GLOBAL INVESTING: Why investors should look at Makkah hotels
Are there enough rooms in the holy city?
I was amazed to read a December 2016 research report by global property services firm JLL on the holy city of Makkah entitled "Unlimited demand growth in Makkah's hotel sector". This vindicates exactly what I predicted in columns on Makkah's four-star hotel markets, unquestionably the most attractive hotel investing opportunity I have ever seen in my professional investing career. Makkah is revered as Islam's most holy city by the world's 1.8 billion Muslims but it is extraordinarily difficult for non-Saudi citizens to invest in its hotel market.
Land prices in Makkah are higher than in downtown Tokyo or Paris, thus ensuring that five-star luxury hotel supply growth is the norm, as Jebel Omer's offerings demonstrate. Makkah is also at a macro inflection point since 25,000 three-/four-star rooms were demolished or reclassified by the Saudi authorities. The Saudi government intends to triple Umrah visas to 15 million by 2020 as per the kingdom's Vision 2030 policy. Yet our on-site research in Makkah told us there was an inventory of only 12,500 four-star, branded hotel rooms in Makkah to cater for at least two million new Umrah pilgrims, from the populous, wealthy Muslim states of Southeast Asia.
My Saudi partners at Asas Capital and I decided that this low level of four-star inventory necessitated the need for at least 50,000 new four-star hotel rooms in the next three years to handle the influx of new Umrah visitors. Yet the banking credit crunch in the kingdom due to the oil crash (interbank rates in Jeddah were triple of Libor rates) meant that new supply growth is severely curtailed. Our solution to this dilemma was to lease land from Makkah's ancient Islamic endowments (waqf), engage an international hotel operator and structure a DIFC GP/LP structure that enables non Saudi citizens to invest alongside us in Makkah. Thankfully, the Gulf's leading hotel owners, property developers and family offices agreed with our analysis on the 14-16 per cent cash-on-cash dividends offered by Makkah four-star hotels. My key insight was that Makkah was not a proxy for the Saudi credit cycle but a proxy for sustained wealth creation in the Islamic world and Muslim communities in Europe (the reason we acquired a Makkah tour operator in Paris) and North America. The new Saudi growth stock market, Nomu, offers investors a credible exit at seven per cent since Makkah hotels, once open, easily command 50 per cent bank debt finance. The mathematics of pre-IPO investing means a three times initial capital return for anchor investors!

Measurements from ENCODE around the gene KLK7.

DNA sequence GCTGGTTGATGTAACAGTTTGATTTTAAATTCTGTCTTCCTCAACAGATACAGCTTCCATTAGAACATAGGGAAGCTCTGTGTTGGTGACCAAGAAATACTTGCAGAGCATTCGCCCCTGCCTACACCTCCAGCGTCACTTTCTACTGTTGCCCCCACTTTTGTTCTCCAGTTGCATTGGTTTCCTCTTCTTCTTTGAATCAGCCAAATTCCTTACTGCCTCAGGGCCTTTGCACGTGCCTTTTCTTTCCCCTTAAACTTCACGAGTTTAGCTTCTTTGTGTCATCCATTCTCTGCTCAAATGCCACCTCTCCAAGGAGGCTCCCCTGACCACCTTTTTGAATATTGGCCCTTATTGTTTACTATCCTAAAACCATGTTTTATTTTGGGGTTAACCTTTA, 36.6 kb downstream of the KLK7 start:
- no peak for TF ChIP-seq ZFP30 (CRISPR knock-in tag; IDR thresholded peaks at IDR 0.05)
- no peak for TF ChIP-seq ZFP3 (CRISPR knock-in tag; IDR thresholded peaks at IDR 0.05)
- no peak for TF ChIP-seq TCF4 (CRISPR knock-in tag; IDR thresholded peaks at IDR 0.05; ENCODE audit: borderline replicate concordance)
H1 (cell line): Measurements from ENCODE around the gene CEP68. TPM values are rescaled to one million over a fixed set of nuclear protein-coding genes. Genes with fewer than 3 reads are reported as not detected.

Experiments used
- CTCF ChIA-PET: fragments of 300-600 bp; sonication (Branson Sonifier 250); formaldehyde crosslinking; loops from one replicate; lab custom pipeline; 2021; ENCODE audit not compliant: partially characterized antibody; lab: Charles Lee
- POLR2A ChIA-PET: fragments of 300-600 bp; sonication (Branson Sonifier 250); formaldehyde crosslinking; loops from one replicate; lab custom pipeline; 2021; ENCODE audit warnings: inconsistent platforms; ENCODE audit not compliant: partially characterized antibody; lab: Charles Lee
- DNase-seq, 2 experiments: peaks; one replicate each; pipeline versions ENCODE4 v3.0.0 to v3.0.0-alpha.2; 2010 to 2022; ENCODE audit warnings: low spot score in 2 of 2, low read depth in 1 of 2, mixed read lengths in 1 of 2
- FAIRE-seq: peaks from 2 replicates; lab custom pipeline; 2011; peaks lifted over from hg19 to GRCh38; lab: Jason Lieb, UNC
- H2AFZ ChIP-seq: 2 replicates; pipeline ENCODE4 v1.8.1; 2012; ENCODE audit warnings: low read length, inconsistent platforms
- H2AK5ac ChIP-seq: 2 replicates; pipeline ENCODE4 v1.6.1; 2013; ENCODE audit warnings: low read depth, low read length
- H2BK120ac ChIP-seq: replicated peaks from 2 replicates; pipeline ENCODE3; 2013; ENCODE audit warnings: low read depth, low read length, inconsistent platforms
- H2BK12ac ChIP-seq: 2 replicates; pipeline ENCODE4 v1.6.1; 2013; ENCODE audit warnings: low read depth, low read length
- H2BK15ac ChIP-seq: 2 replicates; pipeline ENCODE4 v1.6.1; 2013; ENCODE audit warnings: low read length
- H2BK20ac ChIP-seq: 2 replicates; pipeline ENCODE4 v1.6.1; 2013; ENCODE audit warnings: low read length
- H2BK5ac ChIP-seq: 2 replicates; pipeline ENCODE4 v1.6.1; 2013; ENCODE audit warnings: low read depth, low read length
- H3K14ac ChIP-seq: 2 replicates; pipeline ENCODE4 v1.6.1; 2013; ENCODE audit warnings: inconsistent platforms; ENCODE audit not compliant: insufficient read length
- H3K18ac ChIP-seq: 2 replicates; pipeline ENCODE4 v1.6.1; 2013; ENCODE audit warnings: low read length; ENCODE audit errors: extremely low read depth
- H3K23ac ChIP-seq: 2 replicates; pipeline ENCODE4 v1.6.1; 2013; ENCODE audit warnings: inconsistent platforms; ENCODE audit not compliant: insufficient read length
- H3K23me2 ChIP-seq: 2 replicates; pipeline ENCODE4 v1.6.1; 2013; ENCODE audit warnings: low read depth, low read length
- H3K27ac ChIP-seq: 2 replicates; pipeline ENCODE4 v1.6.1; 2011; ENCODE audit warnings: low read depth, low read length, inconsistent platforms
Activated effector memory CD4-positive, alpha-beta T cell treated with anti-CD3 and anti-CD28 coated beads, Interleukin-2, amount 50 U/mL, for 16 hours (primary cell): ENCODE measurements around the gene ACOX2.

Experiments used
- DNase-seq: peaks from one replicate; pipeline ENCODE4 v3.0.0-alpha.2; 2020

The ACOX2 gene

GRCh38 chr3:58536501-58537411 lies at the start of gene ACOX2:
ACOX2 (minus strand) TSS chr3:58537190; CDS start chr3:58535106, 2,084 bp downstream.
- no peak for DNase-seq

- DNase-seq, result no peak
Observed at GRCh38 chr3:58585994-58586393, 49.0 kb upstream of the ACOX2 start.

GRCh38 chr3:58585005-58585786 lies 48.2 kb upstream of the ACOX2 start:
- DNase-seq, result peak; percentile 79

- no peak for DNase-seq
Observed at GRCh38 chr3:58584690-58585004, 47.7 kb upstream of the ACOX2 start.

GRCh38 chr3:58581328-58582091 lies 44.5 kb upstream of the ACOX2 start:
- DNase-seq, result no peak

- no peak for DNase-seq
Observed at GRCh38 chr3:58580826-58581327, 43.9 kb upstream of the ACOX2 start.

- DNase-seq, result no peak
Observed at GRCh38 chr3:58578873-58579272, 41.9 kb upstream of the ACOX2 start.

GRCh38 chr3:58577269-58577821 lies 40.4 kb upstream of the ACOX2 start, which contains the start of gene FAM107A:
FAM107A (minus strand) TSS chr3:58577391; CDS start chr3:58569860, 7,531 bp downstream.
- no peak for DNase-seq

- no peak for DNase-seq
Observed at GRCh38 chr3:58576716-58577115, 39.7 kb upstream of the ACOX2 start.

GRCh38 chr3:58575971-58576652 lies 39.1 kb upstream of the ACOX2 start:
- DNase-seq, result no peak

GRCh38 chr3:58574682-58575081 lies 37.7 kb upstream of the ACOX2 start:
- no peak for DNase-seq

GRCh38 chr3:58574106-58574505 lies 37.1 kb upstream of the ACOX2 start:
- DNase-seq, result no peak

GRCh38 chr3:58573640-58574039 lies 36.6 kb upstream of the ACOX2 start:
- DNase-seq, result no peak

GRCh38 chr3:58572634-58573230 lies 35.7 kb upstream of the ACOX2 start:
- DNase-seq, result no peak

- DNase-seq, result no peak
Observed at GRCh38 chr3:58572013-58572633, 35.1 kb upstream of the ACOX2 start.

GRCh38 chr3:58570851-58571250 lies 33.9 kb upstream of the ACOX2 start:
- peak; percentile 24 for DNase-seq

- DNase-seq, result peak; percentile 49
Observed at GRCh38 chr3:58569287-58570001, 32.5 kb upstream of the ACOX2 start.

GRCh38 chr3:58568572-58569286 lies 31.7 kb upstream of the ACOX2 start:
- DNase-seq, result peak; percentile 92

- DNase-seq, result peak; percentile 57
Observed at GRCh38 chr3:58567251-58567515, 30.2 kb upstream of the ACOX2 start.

Makkah hotel investing is also attractive because the Makkah's religious tourism market is dominated by tour operators who pre-book rooms en masse for the season and place a premium on new, internationally-branded hotels. Since we use Makkah-based contractors, hotel construction and fit out costs are $74,000 per room, compared to at least $100,000 to $120,000 in Dubai. Saudi banking's current credit crunch also means that supply will struggle to keep pace with the secular, multi-million rise in Umrah visas (Hajj and the last 10 days of Ramadan are limit up 100 per cent occupancy ratios) that is now Saudi government policy, as per the Vision 2030 document. The capacity expansion of King Abdulaziz airport in Jeddah, the construction of the Haramain high-speed trains and the expanded transport infrastructure in Makkah cost the kingdom at least $60 billion in the past decade. The sheer scale of the construction/infrastructure projects forced Saudi Arabia to cap the Umrah visas since 2012. Yet as visa issuance rises in 2018, so will pricing power and occupancy ratios for operating, branded Makkah hotels, such as our 630-room Park Regis brand twin towers. In any case, Makkah real-time occupancy ratio was 68 per cent as on December 2016, excellent for a highly-seasonal market with flat Umrah visa issuance since 2012. Makkah is unquestionably the world's most resilient, low-risk, price/demand inelastic, supply constrained, foreign capital inaccessible, secular growth hotel market.
The configuration of the Makkah hotel industry ecosystem also enhances returns for investors. A four-star hotel need have only one, not multiple, restaurants. During Hajj and the last 10 days of Ramadan, four star-hotels can have four pilgrims share a single room. There is no need for amenities like satellite TV, pool or spas, though it is mission-critical to have six elevator banks and 24/7 shuttle busses to the Grand Mosque. It is no coincidence that the world's most-profitable hotels are located in Makkah. This is a no-brainer investment strategy!
The writer is a global equities strategist and fund manager.
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